Thursday, April 15, 2010

Two visions of atheism

What has happened to atheism? It used to present the human person as a colossus straddling the universe. It saw man as having surpassed or outgrown God. Man was capable of making a veritable paradise on earth. The Man of the past was good, altruistic, self denying, he was heroic. The atheist vision of Man used to be that he was Divine!
Then came Dawkins.
Now, the atheist sees him as self seeking, needing to be restrained from his innate selfishness by legislation and external coercion. Now he cowers in dark shadow.

The first is vision enthused by Christianity, it presents Man as redeemed, the second is post-Christian, it seems a vision of Man stuck in Original Sin.


jangojingo said...

At our local Catholic Church we get two different views of man given to us by two different priests. One tells us we are good and that God loves us. We come away with a positive view of mankind. The other tells us we are sinful and not so good. We come away with a negative view of mankind. So are we good people or bad people? Dawkins is reflecting the same experience in atheism, some atheists think we are generally good whilst others think we are generally bad.

Independent said...

We should all pray for the soul of the philosopher Professor Anthony Flew who died on April 8th. He spent most of his life as a militant atheist but five years ago concluded that he could not explain his existence without God. He died a theist, not a Christian, but always followed his conscience. One hopes that Dr Dawkins , the biologist,does likewise, and if in his view the evidence does not warrant his conclusions, will change his mind accordingly.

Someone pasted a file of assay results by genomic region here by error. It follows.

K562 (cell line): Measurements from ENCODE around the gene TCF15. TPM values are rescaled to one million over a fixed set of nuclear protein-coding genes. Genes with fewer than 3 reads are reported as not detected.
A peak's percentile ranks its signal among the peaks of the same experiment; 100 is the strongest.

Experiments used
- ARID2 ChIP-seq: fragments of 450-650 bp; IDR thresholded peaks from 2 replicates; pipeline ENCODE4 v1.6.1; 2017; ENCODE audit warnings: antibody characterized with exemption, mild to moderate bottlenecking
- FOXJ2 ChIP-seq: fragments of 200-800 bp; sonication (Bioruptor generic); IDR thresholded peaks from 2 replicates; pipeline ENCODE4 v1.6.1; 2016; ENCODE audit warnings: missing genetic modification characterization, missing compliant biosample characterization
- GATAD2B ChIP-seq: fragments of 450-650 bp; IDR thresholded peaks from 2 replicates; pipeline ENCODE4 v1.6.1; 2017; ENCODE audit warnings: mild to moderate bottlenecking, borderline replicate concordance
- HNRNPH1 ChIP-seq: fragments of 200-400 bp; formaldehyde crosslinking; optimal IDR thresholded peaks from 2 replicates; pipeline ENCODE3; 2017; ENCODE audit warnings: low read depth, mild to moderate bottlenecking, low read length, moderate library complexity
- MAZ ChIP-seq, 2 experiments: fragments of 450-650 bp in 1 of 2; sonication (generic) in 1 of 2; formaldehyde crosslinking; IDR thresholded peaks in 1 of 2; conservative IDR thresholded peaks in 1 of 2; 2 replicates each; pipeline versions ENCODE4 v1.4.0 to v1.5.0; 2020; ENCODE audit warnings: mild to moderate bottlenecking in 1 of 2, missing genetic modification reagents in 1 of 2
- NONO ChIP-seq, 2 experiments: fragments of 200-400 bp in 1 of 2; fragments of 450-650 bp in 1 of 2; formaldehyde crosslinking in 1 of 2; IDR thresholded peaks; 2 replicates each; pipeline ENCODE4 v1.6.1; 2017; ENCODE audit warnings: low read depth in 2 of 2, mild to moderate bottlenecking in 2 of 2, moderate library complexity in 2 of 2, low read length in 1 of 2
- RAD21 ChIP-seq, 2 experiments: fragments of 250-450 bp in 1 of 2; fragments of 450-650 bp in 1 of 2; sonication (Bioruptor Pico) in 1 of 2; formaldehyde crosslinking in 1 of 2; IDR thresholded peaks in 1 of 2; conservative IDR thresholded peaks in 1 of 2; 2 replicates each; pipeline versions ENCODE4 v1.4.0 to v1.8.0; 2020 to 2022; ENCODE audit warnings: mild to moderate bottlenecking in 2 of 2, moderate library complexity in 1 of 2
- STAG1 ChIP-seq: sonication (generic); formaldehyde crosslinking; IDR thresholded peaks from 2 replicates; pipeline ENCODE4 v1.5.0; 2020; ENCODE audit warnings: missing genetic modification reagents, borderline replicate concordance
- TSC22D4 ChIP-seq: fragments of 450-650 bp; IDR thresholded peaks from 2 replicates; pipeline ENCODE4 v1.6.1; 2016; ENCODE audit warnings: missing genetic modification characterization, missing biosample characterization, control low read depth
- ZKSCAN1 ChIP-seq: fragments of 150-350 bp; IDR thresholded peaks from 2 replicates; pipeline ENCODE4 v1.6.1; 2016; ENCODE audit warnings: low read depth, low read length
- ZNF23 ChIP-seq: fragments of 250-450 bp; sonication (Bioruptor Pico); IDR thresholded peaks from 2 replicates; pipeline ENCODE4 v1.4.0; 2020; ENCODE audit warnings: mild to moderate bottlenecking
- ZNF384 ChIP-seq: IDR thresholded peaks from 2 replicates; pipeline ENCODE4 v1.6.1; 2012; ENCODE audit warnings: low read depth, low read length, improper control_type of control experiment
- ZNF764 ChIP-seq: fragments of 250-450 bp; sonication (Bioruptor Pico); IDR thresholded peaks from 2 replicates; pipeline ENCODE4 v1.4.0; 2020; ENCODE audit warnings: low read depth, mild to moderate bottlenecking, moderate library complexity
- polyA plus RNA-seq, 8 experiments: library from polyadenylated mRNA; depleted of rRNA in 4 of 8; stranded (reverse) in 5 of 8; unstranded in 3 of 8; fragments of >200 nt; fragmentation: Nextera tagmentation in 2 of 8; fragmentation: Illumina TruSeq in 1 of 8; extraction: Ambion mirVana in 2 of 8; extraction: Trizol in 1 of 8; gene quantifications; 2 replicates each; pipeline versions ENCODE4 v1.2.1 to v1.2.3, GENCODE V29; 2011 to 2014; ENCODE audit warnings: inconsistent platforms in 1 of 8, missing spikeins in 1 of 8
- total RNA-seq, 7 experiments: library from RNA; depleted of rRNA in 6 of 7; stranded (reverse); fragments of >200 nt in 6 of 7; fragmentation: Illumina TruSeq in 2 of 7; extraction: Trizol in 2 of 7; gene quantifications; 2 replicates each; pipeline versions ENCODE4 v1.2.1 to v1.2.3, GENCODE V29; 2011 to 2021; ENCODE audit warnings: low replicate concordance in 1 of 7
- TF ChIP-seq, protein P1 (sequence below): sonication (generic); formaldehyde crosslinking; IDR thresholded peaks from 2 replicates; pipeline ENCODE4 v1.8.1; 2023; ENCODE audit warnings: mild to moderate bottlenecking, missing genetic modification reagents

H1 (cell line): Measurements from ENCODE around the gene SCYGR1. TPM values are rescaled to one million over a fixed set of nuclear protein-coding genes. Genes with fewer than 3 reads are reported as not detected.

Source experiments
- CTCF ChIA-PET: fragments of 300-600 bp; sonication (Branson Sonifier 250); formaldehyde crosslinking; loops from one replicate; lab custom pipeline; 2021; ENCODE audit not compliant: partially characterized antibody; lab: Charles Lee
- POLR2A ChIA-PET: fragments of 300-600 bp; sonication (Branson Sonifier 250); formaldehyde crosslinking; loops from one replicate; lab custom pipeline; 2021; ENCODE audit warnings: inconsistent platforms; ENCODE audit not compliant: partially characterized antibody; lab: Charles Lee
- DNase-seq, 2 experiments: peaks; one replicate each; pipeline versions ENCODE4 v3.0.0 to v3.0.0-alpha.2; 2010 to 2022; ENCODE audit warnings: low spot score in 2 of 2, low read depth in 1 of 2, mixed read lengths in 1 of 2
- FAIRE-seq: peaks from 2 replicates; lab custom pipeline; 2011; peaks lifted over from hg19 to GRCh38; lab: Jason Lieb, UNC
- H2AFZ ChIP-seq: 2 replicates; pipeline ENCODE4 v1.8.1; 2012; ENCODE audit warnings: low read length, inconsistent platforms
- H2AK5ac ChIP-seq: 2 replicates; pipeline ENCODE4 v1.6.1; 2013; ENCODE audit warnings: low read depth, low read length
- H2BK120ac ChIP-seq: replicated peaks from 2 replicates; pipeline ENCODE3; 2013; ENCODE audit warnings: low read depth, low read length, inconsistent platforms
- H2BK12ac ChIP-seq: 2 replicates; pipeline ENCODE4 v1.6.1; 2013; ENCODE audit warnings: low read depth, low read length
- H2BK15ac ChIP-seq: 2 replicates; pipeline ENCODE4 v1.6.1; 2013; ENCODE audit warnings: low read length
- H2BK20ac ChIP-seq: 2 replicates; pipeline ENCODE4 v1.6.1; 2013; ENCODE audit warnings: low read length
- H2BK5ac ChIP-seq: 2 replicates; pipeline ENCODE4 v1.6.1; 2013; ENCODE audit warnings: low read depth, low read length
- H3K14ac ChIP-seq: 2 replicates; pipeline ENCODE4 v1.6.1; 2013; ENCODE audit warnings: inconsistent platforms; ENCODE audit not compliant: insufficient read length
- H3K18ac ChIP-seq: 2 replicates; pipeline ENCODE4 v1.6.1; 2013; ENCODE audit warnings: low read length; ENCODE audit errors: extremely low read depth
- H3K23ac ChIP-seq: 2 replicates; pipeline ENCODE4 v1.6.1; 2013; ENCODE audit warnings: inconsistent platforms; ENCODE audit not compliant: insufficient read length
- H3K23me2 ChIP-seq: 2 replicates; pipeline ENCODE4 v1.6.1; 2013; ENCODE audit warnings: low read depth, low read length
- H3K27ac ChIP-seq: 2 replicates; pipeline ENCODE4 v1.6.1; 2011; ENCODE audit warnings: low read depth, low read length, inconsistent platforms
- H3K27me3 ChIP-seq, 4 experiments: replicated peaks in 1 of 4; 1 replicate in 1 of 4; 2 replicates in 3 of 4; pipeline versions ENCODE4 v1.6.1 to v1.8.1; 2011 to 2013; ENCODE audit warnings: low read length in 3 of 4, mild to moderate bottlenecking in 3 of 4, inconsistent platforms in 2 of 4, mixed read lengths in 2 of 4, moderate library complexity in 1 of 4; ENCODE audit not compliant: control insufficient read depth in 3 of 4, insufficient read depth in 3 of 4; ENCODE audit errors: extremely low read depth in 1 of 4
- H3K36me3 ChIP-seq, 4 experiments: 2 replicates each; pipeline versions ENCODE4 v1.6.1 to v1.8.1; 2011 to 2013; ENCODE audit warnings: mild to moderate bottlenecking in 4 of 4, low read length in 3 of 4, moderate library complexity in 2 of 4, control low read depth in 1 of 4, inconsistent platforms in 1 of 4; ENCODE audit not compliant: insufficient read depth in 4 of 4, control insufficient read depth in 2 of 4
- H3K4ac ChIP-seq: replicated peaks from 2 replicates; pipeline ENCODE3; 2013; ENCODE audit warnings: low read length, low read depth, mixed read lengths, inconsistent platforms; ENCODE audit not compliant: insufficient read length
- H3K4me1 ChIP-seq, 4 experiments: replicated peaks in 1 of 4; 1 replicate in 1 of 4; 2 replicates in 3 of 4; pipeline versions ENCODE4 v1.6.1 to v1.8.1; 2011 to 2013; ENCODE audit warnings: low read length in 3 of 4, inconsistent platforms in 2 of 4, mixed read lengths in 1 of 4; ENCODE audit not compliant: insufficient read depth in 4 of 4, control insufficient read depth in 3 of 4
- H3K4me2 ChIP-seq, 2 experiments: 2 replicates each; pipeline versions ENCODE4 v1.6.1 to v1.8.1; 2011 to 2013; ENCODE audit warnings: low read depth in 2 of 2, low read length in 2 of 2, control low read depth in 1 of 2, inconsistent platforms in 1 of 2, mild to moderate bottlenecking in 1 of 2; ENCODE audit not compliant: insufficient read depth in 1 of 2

Independent said...

According to the Telegraph obituary , Professor Flew argued that research into DNA had "shown by the almost unbelievable complexity of the arrangments which are need to produce life, that intelligence must have been involved" and that although he accepted Darwinian evolution, he felt it could not explain the origin of life. "I have been persuaded that it is simply out of the question that the first living matter evolved out of dead matter and then developed into an extraordinarily complicated creature". He seems to have accepted the general argument of two of Aquinas' proofs of the existence of God - the argument from design and the need for a prime mover. Since a key concept of his philosophy was "follow the evidence wherever it leads" he became a theist.

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